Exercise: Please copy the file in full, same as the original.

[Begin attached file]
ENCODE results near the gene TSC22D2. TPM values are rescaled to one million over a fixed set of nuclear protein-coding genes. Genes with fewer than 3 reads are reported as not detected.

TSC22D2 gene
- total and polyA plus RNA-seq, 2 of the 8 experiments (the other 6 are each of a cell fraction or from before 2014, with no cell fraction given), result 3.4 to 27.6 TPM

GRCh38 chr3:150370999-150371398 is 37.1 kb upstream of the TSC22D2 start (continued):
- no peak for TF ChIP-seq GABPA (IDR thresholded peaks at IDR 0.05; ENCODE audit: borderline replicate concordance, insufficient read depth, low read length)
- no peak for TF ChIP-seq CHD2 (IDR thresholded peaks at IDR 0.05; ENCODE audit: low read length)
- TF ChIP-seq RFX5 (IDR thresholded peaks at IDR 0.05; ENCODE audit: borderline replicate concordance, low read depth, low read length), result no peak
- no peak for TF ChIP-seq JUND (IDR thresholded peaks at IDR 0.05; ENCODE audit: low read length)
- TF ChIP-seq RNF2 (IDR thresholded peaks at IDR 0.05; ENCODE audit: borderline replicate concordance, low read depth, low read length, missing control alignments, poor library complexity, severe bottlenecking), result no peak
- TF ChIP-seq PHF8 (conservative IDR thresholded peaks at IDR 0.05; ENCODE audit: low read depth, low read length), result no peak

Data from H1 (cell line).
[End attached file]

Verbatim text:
ENCODE results near the gene TSC22D2. TPM values are rescaled to one million over a fixed set of nuclear protein-coding genes. Genes with fewer than 3 reads are reported as not detected.

TSC22D2 gene
- total and polyA plus RNA-seq, 2 of the 8 experiments (the other 6 are each of a cell fraction or from before 2014, with no cell fraction given), result 3.4 to 27.6 TPM

GRCh38 chr3:150370999-150371398 is 37.1 kb upstream of the TSC22D2 start (continued):
- no peak for TF ChIP-seq GABPA (IDR thresholded peaks at IDR 0.05; ENCODE audit: borderline replicate concordance, insufficient read depth, low read length)
- no peak for TF ChIP-seq CHD2 (IDR thresholded peaks at IDR 0.05; ENCODE audit: low read length)
- TF ChIP-seq RFX5 (IDR thresholded peaks at IDR 0.05; ENCODE audit: borderline replicate concordance, low read depth, low read length), result no peak
- no peak for TF ChIP-seq JUND (IDR thresholded peaks at IDR 0.05; ENCODE audit: low read length)
- TF ChIP-seq RNF2 (IDR thresholded peaks at IDR 0.05; ENCODE audit: borderline replicate concordance, low read depth, low read length, missing control alignments, poor library complexity, severe bottlenecking), result no peak
- TF ChIP-seq PHF8 (conservative IDR thresholded peaks at IDR 0.05; ENCODE audit: low read depth, low read length), result no peak

Data from H1 (cell line).